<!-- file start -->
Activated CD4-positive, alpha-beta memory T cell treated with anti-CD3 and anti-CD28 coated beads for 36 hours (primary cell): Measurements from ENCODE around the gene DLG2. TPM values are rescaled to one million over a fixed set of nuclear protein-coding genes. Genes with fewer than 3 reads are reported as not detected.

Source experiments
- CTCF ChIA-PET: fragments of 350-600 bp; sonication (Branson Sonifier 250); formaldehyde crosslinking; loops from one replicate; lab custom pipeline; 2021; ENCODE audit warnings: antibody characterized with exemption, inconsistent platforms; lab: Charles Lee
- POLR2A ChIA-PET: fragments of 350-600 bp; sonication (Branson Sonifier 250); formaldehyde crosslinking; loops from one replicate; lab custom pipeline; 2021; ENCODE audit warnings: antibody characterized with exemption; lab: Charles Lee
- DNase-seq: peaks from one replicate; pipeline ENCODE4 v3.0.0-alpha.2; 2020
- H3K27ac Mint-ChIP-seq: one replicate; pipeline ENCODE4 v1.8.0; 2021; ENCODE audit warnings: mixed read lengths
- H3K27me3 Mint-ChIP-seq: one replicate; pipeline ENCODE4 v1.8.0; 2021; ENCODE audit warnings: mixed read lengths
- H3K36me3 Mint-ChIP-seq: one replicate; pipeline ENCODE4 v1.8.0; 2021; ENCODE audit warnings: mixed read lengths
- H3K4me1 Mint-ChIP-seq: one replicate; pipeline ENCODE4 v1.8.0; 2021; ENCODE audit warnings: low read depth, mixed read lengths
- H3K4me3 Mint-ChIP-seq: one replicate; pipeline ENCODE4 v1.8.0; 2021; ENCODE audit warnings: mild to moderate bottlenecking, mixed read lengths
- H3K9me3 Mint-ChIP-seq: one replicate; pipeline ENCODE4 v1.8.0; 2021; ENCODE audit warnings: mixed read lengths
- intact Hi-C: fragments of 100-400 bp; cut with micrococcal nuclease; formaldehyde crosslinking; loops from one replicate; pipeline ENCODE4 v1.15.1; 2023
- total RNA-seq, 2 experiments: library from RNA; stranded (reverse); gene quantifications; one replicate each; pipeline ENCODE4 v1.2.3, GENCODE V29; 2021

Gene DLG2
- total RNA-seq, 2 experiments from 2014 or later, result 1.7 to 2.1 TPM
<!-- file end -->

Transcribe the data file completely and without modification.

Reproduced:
Activated CD4-positive, alpha-beta memory T cell treated with anti-CD3 and anti-CD28 coated beads for 36 hours (primary cell): Measurements from ENCODE around the gene DLG2. TPM values are rescaled to one million over a fixed set of nuclear protein-coding genes. Genes with fewer than 3 reads are reported as not detected.

Source experiments
- CTCF ChIA-PET: fragments of 350-600 bp; sonication (Branson Sonifier 250); formaldehyde crosslinking; loops from one replicate; lab custom pipeline; 2021; ENCODE audit warnings: antibody characterized with exemption, inconsistent platforms; lab: Charles Lee
- POLR2A ChIA-PET: fragments of 350-600 bp; sonication (Branson Sonifier 250); formaldehyde crosslinking; loops from one replicate; lab custom pipeline; 2021; ENCODE audit warnings: antibody characterized with exemption; lab: Charles Lee
- DNase-seq: peaks from one replicate; pipeline ENCODE4 v3.0.0-alpha.2; 2020
- H3K27ac Mint-ChIP-seq: one replicate; pipeline ENCODE4 v1.8.0; 2021; ENCODE audit warnings: mixed read lengths
- H3K27me3 Mint-ChIP-seq: one replicate; pipeline ENCODE4 v1.8.0; 2021; ENCODE audit warnings: mixed read lengths
- H3K36me3 Mint-ChIP-seq: one replicate; pipeline ENCODE4 v1.8.0; 2021; ENCODE audit warnings: mixed read lengths
- H3K4me1 Mint-ChIP-seq: one replicate; pipeline ENCODE4 v1.8.0; 2021; ENCODE audit warnings: low read depth, mixed read lengths
- H3K4me3 Mint-ChIP-seq: one replicate; pipeline ENCODE4 v1.8.0; 2021; ENCODE audit warnings: mild to moderate bottlenecking, mixed read lengths
- H3K9me3 Mint-ChIP-seq: one replicate; pipeline ENCODE4 v1.8.0; 2021; ENCODE audit warnings: mixed read lengths
- intact Hi-C: fragments of 100-400 bp; cut with micrococcal nuclease; formaldehyde crosslinking; loops from one replicate; pipeline ENCODE4 v1.15.1; 2023
- total RNA-seq, 2 experiments: library from RNA; stranded (reverse); gene quantifications; one replicate each; pipeline ENCODE4 v1.2.3, GENCODE V29; 2021

Gene DLG2
- total RNA-seq, 2 experiments from 2014 or later, result 1.7 to 2.1 TPM